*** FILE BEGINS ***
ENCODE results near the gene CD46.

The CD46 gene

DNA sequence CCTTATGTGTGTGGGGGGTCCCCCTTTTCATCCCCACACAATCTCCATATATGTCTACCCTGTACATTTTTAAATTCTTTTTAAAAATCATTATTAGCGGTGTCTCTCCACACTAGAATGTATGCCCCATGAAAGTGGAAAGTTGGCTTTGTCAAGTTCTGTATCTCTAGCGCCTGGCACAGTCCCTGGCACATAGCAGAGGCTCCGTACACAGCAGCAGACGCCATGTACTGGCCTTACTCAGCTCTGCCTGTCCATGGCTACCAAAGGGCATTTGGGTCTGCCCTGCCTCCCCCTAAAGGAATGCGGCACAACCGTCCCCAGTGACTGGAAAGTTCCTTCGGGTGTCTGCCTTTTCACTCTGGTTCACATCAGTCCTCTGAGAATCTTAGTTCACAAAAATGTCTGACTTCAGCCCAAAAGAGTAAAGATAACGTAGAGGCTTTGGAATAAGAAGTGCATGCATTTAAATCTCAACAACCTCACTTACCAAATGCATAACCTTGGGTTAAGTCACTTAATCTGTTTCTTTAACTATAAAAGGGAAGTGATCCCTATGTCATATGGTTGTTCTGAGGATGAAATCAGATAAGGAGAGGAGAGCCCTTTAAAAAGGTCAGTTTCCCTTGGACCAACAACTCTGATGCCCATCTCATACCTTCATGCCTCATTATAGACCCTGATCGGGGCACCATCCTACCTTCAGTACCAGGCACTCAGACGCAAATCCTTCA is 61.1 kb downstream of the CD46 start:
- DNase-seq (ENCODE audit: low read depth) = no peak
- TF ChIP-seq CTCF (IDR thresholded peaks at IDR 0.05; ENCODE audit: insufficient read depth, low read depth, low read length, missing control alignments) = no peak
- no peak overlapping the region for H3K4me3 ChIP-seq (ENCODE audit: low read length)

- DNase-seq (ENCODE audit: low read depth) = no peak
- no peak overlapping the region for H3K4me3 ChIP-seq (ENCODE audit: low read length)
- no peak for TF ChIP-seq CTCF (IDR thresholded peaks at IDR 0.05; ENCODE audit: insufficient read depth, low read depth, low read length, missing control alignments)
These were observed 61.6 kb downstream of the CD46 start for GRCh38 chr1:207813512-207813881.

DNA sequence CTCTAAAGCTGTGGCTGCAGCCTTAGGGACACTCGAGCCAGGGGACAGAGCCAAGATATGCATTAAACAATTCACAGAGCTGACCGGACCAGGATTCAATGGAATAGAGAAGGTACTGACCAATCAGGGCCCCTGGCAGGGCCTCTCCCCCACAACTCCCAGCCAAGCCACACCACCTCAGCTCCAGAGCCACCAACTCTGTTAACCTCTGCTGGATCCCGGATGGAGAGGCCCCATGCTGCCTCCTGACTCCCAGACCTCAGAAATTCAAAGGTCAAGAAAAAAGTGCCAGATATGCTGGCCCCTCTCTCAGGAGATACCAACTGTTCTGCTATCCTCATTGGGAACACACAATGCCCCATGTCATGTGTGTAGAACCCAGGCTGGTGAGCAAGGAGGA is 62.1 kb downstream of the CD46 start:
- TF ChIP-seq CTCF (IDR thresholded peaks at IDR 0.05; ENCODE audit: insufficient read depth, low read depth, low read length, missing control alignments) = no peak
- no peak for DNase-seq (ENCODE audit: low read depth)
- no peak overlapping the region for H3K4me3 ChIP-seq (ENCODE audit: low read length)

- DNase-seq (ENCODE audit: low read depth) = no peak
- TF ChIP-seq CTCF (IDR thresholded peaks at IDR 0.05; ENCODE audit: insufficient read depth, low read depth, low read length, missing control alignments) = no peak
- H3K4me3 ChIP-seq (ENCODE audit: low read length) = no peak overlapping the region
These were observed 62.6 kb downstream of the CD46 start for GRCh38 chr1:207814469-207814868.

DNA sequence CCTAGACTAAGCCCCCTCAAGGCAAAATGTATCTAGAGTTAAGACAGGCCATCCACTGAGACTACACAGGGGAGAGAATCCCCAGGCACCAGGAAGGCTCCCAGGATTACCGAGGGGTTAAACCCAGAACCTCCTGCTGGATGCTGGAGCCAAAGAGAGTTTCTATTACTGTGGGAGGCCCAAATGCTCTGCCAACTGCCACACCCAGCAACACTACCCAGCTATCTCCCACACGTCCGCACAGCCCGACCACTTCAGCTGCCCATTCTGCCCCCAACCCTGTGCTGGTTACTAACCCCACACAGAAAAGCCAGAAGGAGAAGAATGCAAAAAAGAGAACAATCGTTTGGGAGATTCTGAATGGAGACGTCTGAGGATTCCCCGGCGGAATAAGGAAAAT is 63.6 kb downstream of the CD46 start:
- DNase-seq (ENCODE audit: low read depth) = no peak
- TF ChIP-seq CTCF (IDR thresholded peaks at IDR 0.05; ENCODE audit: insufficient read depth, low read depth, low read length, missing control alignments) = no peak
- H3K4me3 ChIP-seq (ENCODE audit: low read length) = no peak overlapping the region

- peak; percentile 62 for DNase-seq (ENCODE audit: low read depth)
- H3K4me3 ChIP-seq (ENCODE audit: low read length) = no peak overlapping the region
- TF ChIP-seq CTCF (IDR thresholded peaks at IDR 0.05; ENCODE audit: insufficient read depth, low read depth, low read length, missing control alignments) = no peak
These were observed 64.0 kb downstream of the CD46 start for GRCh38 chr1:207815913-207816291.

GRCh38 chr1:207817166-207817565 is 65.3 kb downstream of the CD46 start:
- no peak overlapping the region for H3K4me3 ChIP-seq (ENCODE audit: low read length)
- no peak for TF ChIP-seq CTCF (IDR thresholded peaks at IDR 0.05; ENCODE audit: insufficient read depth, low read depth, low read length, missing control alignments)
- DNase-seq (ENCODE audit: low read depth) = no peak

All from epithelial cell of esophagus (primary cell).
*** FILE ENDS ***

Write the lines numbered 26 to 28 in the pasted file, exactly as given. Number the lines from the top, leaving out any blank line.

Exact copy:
These were observed 64.0 kb downstream of the CD46 start for GRCh38 chr1:207815913-207816291.

GRCh38 chr1:207817166-207817565 is 65.3 kb downstream of the CD46 start:
- no peak overlapping the region for H3K4me3 ChIP-seq (ENCODE audit: low read length)